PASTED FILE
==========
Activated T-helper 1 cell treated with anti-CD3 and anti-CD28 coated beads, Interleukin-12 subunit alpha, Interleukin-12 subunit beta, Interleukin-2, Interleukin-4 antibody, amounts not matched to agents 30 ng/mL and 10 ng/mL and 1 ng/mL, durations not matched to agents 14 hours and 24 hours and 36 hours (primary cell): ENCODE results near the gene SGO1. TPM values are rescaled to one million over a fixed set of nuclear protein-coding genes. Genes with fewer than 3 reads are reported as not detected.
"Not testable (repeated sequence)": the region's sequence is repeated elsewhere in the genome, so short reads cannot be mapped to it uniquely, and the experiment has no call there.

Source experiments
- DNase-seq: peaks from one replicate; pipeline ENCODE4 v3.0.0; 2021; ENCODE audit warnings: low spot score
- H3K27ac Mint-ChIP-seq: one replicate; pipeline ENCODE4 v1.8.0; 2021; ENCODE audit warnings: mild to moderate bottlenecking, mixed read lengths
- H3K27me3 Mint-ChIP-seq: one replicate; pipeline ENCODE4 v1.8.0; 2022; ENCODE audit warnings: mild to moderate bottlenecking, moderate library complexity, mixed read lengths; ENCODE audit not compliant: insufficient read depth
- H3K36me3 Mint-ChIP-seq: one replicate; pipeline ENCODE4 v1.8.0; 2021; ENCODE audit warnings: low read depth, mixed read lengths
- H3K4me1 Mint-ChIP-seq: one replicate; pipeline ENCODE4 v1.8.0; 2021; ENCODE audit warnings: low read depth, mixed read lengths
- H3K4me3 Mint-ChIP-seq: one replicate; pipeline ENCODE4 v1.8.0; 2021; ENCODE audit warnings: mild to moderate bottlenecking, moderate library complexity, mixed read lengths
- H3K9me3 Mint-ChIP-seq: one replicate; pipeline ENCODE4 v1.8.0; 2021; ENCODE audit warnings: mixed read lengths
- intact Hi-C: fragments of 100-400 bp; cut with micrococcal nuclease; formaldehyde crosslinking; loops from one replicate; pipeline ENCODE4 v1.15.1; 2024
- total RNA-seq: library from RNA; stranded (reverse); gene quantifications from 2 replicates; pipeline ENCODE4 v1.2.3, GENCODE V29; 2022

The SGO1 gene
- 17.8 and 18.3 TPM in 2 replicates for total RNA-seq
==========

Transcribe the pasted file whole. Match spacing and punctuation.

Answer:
Activated T-helper 1 cell treated with anti-CD3 and anti-CD28 coated beads, Interleukin-12 subunit alpha, Interleukin-12 subunit beta, Interleukin-2, Interleukin-4 antibody, amounts not matched to agents 30 ng/mL and 10 ng/mL and 1 ng/mL, durations not matched to agents 14 hours and 24 hours and 36 hours (primary cell): ENCODE results near the gene SGO1. TPM values are rescaled to one million over a fixed set of nuclear protein-coding genes. Genes with fewer than 3 reads are reported as not detected.
"Not testable (repeated sequence)": the region's sequence is repeated elsewhere in the genome, so short reads cannot be mapped to it uniquely, and the experiment has no call there.

Source experiments
- DNase-seq: peaks from one replicate; pipeline ENCODE4 v3.0.0; 2021; ENCODE audit warnings: low spot score
- H3K27ac Mint-ChIP-seq: one replicate; pipeline ENCODE4 v1.8.0; 2021; ENCODE audit warnings: mild to moderate bottlenecking, mixed read lengths
- H3K27me3 Mint-ChIP-seq: one replicate; pipeline ENCODE4 v1.8.0; 2022; ENCODE audit warnings: mild to moderate bottlenecking, moderate library complexity, mixed read lengths; ENCODE audit not compliant: insufficient read depth
- H3K36me3 Mint-ChIP-seq: one replicate; pipeline ENCODE4 v1.8.0; 2021; ENCODE audit warnings: low read depth, mixed read lengths
- H3K4me1 Mint-ChIP-seq: one replicate; pipeline ENCODE4 v1.8.0; 2021; ENCODE audit warnings: low read depth, mixed read lengths
- H3K4me3 Mint-ChIP-seq: one replicate; pipeline ENCODE4 v1.8.0; 2021; ENCODE audit warnings: mild to moderate bottlenecking, moderate library complexity, mixed read lengths
- H3K9me3 Mint-ChIP-seq: one replicate; pipeline ENCODE4 v1.8.0; 2021; ENCODE audit warnings: mixed read lengths
- intact Hi-C: fragments of 100-400 bp; cut with micrococcal nuclease; formaldehyde crosslinking; loops from one replicate; pipeline ENCODE4 v1.15.1; 2024
- total RNA-seq: library from RNA; stranded (reverse); gene quantifications from 2 replicates; pipeline ENCODE4 v1.2.3, GENCODE V29; 2022

The SGO1 gene
- 17.8 and 18.3 TPM in 2 replicates for total RNA-seq